The best theory so far which I have tested myself and have not broken is that income inequality is the biggest driver of homicide. This journal article shows how the inequality hypothesis is an unbreakable hypothesis (I tried and failed to disprove the inequality hypothesis myself when I was in college) in determining where there will be more homicides using a linear regression. Meaning, the relationship between them is so strong that it is a linear one at that, which is actually highly unusual.
More articles examining the link, none are very long and all are worth reading:
Reading through these articles, along with my own research, I am completely convinced that in order to reduce our homicide rate we need to focus on reducing our inequality.
So, what does this look like in practice?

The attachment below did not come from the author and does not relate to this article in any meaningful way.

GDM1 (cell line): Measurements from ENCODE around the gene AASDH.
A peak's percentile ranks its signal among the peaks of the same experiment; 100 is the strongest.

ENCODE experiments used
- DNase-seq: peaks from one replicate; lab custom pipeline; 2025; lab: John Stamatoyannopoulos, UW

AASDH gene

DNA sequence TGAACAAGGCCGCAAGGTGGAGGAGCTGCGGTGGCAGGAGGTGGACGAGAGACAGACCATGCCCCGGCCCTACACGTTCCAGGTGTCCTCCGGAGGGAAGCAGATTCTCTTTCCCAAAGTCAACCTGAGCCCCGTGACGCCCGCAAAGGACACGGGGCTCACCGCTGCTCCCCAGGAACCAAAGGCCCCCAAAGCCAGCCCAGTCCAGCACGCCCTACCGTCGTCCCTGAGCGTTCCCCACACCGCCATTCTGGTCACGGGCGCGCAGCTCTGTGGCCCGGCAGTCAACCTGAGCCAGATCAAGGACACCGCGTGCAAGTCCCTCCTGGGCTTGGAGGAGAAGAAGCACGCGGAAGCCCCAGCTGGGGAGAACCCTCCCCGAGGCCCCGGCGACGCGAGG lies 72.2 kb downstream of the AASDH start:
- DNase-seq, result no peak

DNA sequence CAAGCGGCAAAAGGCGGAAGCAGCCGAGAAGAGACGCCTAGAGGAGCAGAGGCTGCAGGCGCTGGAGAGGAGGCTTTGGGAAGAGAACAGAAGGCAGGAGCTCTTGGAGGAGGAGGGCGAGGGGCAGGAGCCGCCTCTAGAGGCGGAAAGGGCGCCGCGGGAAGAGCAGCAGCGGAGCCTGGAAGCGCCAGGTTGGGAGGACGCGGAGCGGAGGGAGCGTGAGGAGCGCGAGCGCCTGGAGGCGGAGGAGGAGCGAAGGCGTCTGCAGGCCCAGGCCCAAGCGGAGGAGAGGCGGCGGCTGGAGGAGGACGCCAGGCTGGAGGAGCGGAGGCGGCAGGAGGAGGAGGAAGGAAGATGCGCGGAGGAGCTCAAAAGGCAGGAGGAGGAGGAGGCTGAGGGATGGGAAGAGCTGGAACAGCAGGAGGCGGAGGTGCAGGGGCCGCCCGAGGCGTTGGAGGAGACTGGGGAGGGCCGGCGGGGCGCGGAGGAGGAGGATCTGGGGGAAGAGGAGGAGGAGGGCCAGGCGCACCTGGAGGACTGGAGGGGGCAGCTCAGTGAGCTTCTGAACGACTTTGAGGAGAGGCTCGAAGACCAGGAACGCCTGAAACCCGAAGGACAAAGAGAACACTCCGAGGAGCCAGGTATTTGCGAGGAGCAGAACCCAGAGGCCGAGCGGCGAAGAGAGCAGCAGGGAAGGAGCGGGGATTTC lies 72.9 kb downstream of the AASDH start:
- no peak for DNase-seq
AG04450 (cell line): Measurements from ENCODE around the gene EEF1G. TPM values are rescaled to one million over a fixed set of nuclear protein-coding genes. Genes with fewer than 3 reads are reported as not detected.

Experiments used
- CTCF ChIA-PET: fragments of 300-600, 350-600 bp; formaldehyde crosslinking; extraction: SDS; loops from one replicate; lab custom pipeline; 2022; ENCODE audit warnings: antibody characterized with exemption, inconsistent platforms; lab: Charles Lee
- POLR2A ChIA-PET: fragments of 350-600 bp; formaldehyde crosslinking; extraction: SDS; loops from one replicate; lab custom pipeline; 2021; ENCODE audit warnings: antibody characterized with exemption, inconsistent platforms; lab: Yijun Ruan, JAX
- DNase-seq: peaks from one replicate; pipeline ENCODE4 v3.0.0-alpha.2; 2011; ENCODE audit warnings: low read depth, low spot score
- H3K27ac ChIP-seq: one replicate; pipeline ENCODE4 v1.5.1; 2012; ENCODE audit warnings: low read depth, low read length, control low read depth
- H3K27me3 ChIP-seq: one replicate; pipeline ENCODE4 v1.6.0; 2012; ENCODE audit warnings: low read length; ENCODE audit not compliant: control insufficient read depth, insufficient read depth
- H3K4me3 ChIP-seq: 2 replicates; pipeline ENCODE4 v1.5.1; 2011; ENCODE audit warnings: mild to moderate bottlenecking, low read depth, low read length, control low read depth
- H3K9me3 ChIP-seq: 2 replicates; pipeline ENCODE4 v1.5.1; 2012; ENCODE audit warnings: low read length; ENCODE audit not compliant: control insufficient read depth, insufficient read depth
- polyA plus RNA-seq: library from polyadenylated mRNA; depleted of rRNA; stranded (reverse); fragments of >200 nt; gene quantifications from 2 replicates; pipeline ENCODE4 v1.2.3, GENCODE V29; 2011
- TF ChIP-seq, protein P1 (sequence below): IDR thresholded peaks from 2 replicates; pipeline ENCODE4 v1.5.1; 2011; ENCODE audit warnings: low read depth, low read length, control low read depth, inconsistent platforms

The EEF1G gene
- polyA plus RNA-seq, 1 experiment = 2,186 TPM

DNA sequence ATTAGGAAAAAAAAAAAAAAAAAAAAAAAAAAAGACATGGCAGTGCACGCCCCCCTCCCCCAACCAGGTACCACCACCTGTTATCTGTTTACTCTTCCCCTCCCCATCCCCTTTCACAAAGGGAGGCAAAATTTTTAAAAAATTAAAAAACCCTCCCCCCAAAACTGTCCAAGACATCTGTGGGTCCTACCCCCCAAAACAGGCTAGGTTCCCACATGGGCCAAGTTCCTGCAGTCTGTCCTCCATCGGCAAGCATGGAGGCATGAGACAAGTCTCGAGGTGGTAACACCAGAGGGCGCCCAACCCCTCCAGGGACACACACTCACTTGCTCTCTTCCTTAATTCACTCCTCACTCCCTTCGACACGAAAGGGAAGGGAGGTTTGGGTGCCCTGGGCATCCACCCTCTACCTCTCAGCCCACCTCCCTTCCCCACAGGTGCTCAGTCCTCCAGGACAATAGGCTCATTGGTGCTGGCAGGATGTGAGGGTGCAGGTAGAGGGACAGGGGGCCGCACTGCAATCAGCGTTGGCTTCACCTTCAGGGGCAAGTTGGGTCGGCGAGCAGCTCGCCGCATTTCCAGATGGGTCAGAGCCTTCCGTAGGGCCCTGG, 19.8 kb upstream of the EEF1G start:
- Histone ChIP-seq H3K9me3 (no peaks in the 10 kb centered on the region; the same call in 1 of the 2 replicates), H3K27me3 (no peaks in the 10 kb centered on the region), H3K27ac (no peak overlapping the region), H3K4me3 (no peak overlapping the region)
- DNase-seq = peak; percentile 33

- Well, the first thing we can do is tax reform. Reducing taxes on low income earners and increasing taxes on the wealthiest in America will make an immediate and lasting effect on American income inequality. This should be fairly obvious. I do not oppose other methods to reduce inequality, but I personally believe this should be the first step. This is part of why I was so quick to join Carbon Washington while studying political economy in college.
- What is the point of increasing disability payments if 10% of that money goes right back to the state? What is the point of increasing TANF when property taxes are hitting low income families the hardest as a percentage of income and 13.4% of their income goes to what is essentially a Ponzi scheme which most low income earners will lose money on? We should obviously do both tax reform and improve our safety net.
- We should invest in Early Childhood Education. The impacts of Preschool are shown to be lifelong. It allows parents to go back to work, increasing their economic well-being, and substantially helps children with their social skills.